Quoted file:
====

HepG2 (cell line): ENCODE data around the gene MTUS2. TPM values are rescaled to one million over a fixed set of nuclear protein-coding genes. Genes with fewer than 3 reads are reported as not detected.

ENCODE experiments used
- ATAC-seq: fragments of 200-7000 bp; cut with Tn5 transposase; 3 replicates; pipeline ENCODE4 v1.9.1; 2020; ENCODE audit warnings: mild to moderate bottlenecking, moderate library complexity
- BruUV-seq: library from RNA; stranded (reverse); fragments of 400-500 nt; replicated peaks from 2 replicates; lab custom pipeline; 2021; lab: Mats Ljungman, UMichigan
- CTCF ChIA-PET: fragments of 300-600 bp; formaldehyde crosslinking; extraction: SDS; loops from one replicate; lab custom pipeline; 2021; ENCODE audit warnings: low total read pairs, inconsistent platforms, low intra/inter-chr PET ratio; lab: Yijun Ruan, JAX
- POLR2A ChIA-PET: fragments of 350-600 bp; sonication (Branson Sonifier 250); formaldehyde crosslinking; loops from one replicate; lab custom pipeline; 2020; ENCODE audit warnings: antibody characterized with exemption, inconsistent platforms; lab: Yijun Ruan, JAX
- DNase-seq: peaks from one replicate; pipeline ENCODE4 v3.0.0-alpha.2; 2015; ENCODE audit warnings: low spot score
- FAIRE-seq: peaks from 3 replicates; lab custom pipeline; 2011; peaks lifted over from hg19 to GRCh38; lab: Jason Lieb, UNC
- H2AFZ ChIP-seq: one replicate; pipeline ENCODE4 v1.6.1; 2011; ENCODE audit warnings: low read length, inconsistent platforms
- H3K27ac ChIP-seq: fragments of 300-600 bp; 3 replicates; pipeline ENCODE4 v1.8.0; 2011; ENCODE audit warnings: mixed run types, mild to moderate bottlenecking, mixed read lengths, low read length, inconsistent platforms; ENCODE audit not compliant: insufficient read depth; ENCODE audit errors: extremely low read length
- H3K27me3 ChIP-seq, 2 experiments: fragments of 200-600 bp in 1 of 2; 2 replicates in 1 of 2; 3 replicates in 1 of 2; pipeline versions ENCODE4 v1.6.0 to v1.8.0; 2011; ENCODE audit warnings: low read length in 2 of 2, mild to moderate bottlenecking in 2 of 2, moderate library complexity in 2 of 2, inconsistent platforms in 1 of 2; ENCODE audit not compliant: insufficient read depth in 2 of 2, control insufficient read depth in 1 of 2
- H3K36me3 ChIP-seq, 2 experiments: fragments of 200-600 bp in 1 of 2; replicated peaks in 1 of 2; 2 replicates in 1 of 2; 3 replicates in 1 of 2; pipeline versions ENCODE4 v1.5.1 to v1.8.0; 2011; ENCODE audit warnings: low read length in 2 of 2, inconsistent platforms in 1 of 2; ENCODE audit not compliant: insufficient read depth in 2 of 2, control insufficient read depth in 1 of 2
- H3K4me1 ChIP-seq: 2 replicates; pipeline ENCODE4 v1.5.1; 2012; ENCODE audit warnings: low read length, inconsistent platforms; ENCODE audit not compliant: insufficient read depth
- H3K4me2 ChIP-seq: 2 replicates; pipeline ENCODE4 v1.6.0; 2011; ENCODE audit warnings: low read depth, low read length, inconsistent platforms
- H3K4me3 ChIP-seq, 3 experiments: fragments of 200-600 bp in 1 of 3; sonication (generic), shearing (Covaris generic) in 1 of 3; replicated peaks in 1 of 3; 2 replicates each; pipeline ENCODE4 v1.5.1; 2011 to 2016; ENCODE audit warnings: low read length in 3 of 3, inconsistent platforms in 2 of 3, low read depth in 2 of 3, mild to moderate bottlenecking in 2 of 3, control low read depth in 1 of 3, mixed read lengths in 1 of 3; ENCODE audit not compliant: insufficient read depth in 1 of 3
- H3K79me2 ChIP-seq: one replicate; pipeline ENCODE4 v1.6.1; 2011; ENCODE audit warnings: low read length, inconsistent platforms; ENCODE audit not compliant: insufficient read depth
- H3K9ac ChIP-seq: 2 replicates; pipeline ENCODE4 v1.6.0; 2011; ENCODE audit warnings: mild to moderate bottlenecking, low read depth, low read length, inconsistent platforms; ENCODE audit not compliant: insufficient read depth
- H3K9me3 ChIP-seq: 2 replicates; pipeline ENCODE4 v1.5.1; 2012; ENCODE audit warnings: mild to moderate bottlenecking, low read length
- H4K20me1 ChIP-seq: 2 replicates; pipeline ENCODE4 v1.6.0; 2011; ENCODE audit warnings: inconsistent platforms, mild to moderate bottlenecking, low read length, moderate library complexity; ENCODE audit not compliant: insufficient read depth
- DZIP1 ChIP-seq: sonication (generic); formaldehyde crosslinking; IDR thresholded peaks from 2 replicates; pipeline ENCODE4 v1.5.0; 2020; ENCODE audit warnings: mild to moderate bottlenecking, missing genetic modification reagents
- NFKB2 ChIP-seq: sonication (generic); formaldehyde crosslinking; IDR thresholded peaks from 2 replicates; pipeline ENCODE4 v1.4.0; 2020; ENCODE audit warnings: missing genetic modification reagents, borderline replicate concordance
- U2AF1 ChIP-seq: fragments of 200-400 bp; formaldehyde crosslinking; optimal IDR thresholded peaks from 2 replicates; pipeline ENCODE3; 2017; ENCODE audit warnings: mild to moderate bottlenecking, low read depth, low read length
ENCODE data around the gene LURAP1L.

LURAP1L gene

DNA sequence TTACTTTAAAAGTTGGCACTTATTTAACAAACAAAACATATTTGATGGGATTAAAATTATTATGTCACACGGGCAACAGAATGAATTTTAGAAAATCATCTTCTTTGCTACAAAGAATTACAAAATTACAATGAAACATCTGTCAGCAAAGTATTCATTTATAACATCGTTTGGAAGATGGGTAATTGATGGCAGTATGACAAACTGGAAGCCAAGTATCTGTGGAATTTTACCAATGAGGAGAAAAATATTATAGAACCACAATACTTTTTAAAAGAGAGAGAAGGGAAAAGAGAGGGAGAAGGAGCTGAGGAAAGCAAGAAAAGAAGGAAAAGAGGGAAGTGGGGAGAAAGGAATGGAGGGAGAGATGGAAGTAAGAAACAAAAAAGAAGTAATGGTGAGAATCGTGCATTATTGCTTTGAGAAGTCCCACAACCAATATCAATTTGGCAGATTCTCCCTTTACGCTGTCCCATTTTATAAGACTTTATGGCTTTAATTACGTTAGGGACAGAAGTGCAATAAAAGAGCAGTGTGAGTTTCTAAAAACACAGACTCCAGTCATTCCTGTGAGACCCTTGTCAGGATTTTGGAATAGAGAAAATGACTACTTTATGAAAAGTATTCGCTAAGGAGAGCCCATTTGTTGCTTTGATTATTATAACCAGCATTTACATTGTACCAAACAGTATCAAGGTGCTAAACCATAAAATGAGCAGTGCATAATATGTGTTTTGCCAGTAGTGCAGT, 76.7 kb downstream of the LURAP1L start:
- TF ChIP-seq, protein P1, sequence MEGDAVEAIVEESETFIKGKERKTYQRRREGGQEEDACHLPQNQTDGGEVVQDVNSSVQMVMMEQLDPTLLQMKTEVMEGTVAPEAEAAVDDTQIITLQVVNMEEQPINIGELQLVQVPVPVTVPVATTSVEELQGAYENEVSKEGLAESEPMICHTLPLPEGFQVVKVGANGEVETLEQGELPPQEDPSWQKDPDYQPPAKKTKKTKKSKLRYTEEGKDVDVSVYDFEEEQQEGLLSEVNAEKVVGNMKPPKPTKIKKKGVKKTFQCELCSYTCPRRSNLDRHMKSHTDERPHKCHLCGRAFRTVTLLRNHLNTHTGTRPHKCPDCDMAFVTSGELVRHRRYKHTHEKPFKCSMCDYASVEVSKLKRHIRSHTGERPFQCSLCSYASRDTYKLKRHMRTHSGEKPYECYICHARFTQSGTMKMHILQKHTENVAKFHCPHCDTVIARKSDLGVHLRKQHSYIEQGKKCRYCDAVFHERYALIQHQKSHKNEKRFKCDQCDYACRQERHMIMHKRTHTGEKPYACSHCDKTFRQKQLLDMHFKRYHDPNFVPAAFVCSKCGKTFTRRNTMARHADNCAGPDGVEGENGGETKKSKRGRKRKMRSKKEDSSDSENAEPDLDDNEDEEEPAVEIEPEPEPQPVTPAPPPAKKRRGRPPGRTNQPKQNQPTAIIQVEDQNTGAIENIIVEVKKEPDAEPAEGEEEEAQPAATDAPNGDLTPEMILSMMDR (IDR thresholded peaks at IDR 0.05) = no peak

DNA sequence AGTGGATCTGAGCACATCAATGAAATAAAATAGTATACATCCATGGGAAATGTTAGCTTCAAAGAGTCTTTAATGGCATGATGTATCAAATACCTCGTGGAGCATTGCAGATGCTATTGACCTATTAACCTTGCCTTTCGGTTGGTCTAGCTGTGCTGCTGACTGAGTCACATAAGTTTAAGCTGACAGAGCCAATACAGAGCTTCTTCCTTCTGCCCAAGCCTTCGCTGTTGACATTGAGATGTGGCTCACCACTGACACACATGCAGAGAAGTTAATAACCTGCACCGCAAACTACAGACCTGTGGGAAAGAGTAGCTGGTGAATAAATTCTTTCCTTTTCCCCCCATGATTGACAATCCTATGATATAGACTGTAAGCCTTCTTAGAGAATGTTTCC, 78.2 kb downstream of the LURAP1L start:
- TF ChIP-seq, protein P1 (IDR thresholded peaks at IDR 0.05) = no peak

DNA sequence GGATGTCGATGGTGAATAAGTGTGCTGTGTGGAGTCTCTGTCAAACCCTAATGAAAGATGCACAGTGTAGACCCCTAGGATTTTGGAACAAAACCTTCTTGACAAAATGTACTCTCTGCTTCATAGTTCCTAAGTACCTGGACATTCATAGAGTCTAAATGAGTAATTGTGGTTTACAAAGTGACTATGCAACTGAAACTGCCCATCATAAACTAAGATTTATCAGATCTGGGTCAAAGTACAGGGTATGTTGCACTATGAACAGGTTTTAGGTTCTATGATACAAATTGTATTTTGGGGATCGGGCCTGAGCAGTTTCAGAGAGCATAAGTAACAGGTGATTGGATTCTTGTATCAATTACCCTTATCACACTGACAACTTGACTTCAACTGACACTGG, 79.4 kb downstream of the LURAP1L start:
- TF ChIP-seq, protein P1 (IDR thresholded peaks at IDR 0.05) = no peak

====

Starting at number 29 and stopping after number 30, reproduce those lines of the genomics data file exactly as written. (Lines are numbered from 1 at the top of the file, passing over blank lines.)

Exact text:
DNA sequence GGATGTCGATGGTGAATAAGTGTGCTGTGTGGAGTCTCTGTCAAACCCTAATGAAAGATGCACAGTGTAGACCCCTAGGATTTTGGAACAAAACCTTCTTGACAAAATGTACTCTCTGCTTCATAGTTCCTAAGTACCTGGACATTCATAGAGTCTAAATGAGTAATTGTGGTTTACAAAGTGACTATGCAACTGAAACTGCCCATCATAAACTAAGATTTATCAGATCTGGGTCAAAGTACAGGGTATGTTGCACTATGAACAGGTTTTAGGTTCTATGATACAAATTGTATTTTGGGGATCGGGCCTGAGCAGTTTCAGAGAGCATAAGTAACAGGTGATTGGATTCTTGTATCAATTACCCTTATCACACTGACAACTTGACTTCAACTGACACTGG, 79.4 kb downstream of the LURAP1L start:
- TF ChIP-seq, protein P1 (IDR thresholded peaks at IDR 0.05) = no peak